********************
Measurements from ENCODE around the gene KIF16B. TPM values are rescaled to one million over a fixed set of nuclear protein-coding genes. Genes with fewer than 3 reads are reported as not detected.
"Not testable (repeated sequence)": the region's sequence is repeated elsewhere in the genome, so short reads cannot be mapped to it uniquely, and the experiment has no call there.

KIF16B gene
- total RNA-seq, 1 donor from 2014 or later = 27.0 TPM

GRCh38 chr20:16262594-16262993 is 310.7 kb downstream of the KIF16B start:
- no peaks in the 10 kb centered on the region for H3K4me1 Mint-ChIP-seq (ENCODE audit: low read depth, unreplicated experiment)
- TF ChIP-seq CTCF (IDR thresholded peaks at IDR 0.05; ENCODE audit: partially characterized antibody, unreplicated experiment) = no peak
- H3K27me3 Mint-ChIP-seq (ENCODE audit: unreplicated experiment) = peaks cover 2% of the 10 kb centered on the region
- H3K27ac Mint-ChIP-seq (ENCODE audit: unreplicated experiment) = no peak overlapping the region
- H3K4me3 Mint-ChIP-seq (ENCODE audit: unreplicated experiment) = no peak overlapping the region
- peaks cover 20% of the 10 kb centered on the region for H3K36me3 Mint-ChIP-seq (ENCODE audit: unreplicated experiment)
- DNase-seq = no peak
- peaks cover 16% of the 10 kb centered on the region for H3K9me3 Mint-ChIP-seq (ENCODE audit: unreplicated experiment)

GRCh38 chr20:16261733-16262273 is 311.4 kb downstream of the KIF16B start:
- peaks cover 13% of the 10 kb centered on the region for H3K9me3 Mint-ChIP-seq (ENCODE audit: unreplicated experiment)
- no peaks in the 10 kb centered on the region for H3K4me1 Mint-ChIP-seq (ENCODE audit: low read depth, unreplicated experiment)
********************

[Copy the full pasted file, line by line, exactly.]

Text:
Measurements from ENCODE around the gene KIF16B. TPM values are rescaled to one million over a fixed set of nuclear protein-coding genes. Genes with fewer than 3 reads are reported as not detected.
"Not testable (repeated sequence)": the region's sequence is repeated elsewhere in the genome, so short reads cannot be mapped to it uniquely, and the experiment has no call there.

KIF16B gene
- total RNA-seq, 1 donor from 2014 or later = 27.0 TPM

GRCh38 chr20:16262594-16262993 is 310.7 kb downstream of the KIF16B start:
- no peaks in the 10 kb centered on the region for H3K4me1 Mint-ChIP-seq (ENCODE audit: low read depth, unreplicated experiment)
- TF ChIP-seq CTCF (IDR thresholded peaks at IDR 0.05; ENCODE audit: partially characterized antibody, unreplicated experiment) = no peak
- H3K27me3 Mint-ChIP-seq (ENCODE audit: unreplicated experiment) = peaks cover 2% of the 10 kb centered on the region
- H3K27ac Mint-ChIP-seq (ENCODE audit: unreplicated experiment) = no peak overlapping the region
- H3K4me3 Mint-ChIP-seq (ENCODE audit: unreplicated experiment) = no peak overlapping the region
- peaks cover 20% of the 10 kb centered on the region for H3K36me3 Mint-ChIP-seq (ENCODE audit: unreplicated experiment)
- DNase-seq = no peak
- peaks cover 16% of the 10 kb centered on the region for H3K9me3 Mint-ChIP-seq (ENCODE audit: unreplicated experiment)

GRCh38 chr20:16261733-16262273 is 311.4 kb downstream of the KIF16B start:
- peaks cover 13% of the 10 kb centered on the region for H3K9me3 Mint-ChIP-seq (ENCODE audit: unreplicated experiment)
- no peaks in the 10 kb centered on the region for H3K4me1 Mint-ChIP-seq (ENCODE audit: low read depth, unreplicated experiment)